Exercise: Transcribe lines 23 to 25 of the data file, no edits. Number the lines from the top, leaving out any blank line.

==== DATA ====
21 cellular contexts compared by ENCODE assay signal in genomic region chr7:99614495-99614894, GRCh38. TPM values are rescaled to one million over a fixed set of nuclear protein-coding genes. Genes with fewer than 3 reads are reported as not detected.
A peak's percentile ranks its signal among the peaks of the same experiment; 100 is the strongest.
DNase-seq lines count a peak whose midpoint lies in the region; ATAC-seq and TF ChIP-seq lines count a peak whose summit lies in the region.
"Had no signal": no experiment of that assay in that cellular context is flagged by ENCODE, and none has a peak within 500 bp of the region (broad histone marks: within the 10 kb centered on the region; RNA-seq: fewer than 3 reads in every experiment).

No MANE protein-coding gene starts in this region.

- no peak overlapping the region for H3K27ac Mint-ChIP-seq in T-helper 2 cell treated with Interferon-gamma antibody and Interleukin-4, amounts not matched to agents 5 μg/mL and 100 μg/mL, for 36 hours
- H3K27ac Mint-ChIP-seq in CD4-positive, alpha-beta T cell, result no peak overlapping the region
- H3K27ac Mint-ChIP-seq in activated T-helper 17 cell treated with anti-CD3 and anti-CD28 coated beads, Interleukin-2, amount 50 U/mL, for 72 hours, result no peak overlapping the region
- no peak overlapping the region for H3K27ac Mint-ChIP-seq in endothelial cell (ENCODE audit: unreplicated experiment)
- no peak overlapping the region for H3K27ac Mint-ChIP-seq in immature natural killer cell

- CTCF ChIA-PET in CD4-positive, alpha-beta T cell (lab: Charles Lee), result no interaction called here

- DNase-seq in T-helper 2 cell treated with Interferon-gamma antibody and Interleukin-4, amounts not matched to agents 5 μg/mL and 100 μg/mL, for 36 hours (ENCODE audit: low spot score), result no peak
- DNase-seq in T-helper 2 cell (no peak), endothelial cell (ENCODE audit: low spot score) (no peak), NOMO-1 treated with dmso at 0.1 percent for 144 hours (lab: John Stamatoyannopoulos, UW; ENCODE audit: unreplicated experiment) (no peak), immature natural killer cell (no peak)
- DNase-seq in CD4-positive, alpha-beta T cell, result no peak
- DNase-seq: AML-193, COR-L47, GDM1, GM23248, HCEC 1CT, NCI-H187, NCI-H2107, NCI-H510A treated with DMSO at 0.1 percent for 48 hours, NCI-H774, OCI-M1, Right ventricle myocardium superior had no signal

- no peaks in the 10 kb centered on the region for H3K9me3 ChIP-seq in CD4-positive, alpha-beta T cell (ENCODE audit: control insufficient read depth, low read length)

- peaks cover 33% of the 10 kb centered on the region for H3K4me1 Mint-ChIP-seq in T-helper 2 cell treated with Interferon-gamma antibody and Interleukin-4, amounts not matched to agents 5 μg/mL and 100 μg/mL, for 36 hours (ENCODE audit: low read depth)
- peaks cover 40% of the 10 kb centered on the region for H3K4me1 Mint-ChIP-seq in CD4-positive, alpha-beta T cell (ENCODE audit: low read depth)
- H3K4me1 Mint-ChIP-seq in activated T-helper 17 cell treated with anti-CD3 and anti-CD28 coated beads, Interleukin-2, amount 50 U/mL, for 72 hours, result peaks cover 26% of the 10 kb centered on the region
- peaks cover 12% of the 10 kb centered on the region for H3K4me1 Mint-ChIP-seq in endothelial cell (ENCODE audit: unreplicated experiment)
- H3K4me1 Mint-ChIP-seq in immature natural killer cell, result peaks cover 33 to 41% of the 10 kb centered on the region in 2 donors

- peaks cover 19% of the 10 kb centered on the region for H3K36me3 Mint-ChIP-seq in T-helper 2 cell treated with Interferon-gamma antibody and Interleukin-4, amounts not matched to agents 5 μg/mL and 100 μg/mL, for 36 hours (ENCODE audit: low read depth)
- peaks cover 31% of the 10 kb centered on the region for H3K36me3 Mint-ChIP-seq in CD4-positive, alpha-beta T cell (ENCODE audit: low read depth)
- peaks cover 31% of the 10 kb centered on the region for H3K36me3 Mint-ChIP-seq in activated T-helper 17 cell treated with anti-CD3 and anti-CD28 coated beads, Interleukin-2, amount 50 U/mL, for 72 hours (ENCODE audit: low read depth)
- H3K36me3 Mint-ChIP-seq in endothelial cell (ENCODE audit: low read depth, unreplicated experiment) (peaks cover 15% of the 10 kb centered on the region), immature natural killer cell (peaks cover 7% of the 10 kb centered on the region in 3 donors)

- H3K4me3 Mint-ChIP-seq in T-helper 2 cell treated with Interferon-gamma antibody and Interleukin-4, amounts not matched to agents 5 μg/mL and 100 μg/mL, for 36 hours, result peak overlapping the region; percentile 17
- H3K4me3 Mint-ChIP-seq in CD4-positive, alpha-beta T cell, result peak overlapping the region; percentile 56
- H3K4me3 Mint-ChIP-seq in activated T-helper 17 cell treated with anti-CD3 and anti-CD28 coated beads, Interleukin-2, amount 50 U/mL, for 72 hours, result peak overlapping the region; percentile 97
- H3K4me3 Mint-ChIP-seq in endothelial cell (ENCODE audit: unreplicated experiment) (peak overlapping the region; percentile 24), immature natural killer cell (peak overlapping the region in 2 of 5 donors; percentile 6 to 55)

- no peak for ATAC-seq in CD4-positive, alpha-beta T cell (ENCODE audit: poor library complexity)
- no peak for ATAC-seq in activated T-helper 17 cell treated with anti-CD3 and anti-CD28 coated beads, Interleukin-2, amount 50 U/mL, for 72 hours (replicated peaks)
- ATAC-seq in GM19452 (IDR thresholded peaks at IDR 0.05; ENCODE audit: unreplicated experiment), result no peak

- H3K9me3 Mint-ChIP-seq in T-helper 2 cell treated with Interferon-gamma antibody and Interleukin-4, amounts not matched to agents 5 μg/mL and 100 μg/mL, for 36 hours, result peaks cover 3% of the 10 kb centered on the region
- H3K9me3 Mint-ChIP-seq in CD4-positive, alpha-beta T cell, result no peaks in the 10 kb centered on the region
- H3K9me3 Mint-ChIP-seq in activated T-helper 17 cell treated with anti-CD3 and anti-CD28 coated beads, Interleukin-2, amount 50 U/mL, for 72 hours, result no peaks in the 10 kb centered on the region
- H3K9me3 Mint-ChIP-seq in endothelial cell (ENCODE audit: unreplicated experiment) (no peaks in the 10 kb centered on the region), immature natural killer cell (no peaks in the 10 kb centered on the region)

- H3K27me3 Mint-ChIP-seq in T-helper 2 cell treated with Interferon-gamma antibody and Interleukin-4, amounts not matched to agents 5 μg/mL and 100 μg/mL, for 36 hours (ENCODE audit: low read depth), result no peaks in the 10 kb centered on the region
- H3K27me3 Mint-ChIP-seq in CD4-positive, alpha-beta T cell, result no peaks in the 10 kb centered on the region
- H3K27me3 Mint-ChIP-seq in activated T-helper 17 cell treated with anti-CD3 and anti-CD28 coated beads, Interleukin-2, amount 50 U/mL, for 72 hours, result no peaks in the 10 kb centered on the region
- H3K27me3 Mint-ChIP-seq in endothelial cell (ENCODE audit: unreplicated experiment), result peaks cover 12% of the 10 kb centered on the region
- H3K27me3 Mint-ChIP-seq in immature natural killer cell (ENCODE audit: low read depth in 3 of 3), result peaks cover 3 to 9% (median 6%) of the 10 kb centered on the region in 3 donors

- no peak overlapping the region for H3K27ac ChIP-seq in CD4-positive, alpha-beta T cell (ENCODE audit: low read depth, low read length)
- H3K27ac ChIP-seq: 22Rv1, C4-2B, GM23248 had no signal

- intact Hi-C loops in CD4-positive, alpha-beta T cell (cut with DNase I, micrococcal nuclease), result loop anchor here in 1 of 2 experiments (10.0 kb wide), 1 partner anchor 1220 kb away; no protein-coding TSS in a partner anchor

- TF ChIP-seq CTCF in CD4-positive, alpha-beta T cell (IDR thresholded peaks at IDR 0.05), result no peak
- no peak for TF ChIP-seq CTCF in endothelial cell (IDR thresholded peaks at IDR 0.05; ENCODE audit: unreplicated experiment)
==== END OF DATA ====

- peaks cover 31% of the 10 kb centered on the region for H3K36me3 Mint-ChIP-seq in CD4-positive, alpha-beta T cell (ENCODE audit: low read depth)
- peaks cover 31% of the 10 kb centered on the region for H3K36me3 Mint-ChIP-seq in activated T-helper 17 cell treated with anti-CD3 and anti-CD28 coated beads, Interleukin-2, amount 50 U/mL, for 72 hours (ENCODE audit: low read depth)
- H3K36me3 Mint-ChIP-seq in endothelial cell (ENCODE audit: low read depth, unreplicated experiment) (peaks cover 15% of the 10 kb centered on the region), immature natural killer cell (peaks cover 7% of the 10 kb centered on the region in 3 donors)